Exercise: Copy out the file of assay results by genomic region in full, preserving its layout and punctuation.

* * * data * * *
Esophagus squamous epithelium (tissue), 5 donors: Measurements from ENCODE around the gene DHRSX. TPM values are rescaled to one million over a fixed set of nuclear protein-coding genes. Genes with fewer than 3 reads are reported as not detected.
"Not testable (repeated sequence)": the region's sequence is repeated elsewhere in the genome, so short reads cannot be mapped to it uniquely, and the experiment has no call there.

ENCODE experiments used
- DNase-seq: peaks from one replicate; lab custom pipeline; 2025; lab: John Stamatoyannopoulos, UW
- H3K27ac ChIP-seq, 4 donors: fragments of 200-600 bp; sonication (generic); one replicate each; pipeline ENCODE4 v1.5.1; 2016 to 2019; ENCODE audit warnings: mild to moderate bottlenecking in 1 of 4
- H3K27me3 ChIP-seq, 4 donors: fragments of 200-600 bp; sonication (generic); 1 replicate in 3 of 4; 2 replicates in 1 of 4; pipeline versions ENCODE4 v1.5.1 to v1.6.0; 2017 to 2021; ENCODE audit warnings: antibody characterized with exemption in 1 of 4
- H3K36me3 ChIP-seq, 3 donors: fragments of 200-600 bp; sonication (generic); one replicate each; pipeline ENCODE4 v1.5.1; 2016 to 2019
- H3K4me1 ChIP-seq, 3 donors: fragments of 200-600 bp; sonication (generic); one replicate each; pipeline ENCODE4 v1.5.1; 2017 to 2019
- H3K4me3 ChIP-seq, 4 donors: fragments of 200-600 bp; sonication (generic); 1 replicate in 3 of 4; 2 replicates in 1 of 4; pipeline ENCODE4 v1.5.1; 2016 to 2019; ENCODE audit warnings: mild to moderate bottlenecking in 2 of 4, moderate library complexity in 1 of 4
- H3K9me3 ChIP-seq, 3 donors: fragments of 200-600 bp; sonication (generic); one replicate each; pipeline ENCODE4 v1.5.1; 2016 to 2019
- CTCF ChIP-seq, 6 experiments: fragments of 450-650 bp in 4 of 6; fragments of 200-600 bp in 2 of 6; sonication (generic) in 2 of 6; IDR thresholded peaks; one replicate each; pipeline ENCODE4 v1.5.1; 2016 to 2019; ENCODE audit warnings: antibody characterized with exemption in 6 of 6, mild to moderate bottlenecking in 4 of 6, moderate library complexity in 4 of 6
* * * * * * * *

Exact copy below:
Esophagus squamous epithelium (tissue), 5 donors: Measurements from ENCODE around the gene DHRSX. TPM values are rescaled to one million over a fixed set of nuclear protein-coding genes. Genes with fewer than 3 reads are reported as not detected.
"Not testable (repeated sequence)": the region's sequence is repeated elsewhere in the genome, so short reads cannot be mapped to it uniquely, and the experiment has no call there.

ENCODE experiments used
- DNase-seq: peaks from one replicate; lab custom pipeline; 2025; lab: John Stamatoyannopoulos, UW
- H3K27ac ChIP-seq, 4 donors: fragments of 200-600 bp; sonication (generic); one replicate each; pipeline ENCODE4 v1.5.1; 2016 to 2019; ENCODE audit warnings: mild to moderate bottlenecking in 1 of 4
- H3K27me3 ChIP-seq, 4 donors: fragments of 200-600 bp; sonication (generic); 1 replicate in 3 of 4; 2 replicates in 1 of 4; pipeline versions ENCODE4 v1.5.1 to v1.6.0; 2017 to 2021; ENCODE audit warnings: antibody characterized with exemption in 1 of 4
- H3K36me3 ChIP-seq, 3 donors: fragments of 200-600 bp; sonication (generic); one replicate each; pipeline ENCODE4 v1.5.1; 2016 to 2019
- H3K4me1 ChIP-seq, 3 donors: fragments of 200-600 bp; sonication (generic); one replicate each; pipeline ENCODE4 v1.5.1; 2017 to 2019
- H3K4me3 ChIP-seq, 4 donors: fragments of 200-600 bp; sonication (generic); 1 replicate in 3 of 4; 2 replicates in 1 of 4; pipeline ENCODE4 v1.5.1; 2016 to 2019; ENCODE audit warnings: mild to moderate bottlenecking in 2 of 4, moderate library complexity in 1 of 4
- H3K9me3 ChIP-seq, 3 donors: fragments of 200-600 bp; sonication (generic); one replicate each; pipeline ENCODE4 v1.5.1; 2016 to 2019
- CTCF ChIP-seq, 6 experiments: fragments of 450-650 bp in 4 of 6; fragments of 200-600 bp in 2 of 6; sonication (generic) in 2 of 6; IDR thresholded peaks; one replicate each; pipeline ENCODE4 v1.5.1; 2016 to 2019; ENCODE audit warnings: antibody characterized with exemption in 6 of 6, mild to moderate bottlenecking in 4 of 6, moderate library complexity in 4 of 6